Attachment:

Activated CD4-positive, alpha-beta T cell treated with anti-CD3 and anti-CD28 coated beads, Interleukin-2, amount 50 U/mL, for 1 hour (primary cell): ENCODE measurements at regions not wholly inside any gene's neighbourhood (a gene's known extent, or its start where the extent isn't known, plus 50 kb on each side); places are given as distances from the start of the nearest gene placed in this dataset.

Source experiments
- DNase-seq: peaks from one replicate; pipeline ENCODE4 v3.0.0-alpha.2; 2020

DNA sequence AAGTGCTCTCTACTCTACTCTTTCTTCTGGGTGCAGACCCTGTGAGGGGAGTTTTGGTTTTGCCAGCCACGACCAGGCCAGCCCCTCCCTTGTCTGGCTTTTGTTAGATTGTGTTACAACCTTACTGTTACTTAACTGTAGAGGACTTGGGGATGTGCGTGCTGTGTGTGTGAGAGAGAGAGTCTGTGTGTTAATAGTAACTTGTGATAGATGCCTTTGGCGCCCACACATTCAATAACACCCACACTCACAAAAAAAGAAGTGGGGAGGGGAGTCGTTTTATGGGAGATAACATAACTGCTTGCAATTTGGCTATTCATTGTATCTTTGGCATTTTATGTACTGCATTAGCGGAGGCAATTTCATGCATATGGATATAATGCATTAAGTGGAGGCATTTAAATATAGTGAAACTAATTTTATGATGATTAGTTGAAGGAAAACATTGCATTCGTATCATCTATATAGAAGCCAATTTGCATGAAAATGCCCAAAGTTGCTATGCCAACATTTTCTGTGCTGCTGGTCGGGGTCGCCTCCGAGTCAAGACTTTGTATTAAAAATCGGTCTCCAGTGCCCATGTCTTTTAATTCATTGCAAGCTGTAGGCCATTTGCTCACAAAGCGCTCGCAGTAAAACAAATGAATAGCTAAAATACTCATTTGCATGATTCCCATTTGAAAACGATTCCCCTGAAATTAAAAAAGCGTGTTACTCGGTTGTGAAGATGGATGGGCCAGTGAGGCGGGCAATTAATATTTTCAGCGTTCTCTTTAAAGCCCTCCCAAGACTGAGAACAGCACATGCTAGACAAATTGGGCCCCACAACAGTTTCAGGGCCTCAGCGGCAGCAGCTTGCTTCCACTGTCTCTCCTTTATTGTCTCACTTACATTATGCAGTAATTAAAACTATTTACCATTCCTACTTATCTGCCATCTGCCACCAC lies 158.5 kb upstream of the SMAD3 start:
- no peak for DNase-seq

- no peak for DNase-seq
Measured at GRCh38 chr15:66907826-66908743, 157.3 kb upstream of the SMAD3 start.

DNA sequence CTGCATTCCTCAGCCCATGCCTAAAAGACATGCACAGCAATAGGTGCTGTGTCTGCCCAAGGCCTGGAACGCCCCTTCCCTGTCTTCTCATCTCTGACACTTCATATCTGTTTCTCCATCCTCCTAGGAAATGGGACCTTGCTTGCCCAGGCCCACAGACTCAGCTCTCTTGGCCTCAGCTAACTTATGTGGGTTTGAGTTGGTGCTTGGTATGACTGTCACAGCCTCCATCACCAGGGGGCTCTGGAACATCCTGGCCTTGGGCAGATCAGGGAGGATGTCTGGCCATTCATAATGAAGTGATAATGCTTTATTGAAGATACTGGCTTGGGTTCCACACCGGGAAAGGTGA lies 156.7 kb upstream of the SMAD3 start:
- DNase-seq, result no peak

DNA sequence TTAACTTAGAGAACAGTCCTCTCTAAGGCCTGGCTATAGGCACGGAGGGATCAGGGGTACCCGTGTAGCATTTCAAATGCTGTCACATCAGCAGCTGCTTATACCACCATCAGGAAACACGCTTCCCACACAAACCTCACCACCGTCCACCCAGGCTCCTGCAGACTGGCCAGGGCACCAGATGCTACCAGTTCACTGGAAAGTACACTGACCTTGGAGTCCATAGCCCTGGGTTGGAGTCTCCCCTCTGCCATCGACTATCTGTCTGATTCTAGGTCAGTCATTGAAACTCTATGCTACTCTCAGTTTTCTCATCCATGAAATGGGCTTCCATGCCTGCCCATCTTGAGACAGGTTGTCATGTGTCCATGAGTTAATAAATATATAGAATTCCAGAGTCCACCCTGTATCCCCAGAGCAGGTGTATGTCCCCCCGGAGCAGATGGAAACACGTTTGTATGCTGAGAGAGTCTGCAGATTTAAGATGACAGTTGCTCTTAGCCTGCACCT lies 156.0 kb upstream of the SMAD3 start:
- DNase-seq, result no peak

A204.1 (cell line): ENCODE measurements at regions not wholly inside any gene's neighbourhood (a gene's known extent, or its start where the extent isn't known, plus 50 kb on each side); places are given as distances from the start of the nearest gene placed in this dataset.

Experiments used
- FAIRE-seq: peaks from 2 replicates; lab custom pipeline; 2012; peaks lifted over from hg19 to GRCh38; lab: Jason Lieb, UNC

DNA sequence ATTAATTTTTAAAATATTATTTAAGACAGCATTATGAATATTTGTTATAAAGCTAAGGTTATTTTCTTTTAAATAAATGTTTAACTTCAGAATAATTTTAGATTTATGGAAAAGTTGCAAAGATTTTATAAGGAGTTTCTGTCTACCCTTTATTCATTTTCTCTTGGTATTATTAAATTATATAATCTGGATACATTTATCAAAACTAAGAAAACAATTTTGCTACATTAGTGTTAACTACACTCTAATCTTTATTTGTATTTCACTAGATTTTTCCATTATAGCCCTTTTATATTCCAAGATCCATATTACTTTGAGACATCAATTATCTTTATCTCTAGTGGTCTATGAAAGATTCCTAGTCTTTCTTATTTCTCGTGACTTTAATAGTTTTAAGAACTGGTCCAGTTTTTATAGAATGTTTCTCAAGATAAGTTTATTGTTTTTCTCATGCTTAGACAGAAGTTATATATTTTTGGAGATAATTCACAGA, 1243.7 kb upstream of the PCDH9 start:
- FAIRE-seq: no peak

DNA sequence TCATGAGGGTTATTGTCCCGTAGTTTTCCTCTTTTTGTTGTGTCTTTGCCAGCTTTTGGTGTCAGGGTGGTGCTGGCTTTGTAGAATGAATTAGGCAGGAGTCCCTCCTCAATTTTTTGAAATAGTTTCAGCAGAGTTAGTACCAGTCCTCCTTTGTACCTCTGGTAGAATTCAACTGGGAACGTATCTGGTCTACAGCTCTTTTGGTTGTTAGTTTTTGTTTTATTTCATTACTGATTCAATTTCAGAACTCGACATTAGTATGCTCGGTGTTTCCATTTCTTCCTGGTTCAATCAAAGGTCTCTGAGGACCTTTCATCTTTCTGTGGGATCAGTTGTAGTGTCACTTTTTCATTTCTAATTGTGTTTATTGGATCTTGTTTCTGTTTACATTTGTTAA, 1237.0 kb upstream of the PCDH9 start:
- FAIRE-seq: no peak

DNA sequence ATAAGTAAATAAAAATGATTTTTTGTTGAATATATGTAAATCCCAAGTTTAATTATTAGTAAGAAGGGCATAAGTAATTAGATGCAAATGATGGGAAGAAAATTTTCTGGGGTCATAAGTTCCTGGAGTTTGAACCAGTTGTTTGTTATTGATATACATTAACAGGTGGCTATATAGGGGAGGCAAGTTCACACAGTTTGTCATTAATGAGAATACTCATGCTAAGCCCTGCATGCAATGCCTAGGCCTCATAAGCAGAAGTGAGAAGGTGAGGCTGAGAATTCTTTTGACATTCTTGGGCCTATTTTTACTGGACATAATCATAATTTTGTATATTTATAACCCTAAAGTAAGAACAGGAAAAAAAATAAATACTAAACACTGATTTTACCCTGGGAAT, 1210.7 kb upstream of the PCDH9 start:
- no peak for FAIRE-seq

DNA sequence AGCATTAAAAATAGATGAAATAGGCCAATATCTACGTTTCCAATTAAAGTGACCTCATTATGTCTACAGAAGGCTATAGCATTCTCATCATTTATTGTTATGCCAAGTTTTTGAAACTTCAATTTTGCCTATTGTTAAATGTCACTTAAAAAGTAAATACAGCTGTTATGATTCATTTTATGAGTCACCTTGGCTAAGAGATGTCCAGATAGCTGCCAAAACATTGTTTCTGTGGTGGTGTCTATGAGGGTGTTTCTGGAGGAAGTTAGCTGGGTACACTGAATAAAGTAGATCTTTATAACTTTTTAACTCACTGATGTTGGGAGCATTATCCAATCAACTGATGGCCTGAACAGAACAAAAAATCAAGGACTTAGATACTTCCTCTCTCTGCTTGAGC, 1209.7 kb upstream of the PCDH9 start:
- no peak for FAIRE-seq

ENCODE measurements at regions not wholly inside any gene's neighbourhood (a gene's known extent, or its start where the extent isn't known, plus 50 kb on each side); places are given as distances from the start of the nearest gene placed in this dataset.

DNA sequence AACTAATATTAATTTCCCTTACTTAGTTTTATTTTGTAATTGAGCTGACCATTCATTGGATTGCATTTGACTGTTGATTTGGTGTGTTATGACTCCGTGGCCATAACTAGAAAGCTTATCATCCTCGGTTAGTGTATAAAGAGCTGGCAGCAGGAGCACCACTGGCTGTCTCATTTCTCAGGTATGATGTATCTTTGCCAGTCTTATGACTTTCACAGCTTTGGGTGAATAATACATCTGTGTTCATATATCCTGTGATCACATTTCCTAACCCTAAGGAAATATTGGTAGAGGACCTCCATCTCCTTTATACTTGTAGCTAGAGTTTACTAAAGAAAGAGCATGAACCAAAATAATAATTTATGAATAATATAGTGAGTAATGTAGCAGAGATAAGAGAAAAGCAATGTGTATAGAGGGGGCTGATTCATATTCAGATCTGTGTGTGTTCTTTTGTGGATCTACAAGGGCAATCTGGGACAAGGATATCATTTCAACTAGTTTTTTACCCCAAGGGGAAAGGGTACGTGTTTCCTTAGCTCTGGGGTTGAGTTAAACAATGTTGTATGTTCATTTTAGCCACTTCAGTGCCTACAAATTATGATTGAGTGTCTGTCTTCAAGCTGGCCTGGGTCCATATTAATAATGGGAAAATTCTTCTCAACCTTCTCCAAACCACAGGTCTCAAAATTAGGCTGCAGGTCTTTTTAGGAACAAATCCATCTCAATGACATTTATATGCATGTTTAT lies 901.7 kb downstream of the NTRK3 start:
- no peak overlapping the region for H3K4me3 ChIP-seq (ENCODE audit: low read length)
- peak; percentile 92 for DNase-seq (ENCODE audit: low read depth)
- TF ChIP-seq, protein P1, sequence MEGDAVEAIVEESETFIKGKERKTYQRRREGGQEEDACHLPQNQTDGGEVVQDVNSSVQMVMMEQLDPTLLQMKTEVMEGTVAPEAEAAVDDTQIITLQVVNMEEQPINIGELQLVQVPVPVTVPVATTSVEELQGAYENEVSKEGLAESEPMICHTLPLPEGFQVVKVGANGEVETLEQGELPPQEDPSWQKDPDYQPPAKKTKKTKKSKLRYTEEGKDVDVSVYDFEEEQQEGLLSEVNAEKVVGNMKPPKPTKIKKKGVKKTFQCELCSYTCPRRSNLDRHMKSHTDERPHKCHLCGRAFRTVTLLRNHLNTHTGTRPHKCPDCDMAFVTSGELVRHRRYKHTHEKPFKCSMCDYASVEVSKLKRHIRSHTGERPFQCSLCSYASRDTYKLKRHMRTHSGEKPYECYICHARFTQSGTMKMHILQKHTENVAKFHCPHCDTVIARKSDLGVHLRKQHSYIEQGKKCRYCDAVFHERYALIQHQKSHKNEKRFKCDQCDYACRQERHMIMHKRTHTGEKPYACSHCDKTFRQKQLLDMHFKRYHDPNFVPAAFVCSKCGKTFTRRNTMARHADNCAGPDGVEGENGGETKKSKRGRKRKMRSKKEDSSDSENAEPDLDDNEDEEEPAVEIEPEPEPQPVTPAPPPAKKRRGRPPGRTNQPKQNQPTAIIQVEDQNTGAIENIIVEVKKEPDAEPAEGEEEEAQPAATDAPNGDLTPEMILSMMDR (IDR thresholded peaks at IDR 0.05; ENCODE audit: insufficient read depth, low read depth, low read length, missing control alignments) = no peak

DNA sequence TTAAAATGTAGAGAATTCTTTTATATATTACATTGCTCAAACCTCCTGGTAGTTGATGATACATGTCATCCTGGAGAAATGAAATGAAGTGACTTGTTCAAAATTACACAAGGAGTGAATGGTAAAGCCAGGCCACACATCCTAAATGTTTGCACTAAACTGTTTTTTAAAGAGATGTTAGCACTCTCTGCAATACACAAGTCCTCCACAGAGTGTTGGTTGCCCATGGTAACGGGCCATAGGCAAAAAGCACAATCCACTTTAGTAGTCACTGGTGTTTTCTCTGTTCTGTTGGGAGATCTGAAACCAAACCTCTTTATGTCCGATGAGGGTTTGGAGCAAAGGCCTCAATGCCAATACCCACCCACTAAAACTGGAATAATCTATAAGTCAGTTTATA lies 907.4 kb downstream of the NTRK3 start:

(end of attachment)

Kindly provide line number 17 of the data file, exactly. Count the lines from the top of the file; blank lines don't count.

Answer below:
DNA sequence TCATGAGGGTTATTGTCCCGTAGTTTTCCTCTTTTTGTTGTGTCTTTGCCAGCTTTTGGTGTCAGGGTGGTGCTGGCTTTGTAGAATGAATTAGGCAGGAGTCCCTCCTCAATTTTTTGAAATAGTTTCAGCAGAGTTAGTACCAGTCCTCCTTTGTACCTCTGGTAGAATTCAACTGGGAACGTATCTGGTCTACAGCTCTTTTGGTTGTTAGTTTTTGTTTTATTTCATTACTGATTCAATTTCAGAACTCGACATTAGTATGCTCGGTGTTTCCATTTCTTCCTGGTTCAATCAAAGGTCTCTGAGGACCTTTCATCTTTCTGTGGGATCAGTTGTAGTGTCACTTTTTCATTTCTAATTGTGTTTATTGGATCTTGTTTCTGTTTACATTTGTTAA, 1237.0 kb upstream of the PCDH9 start: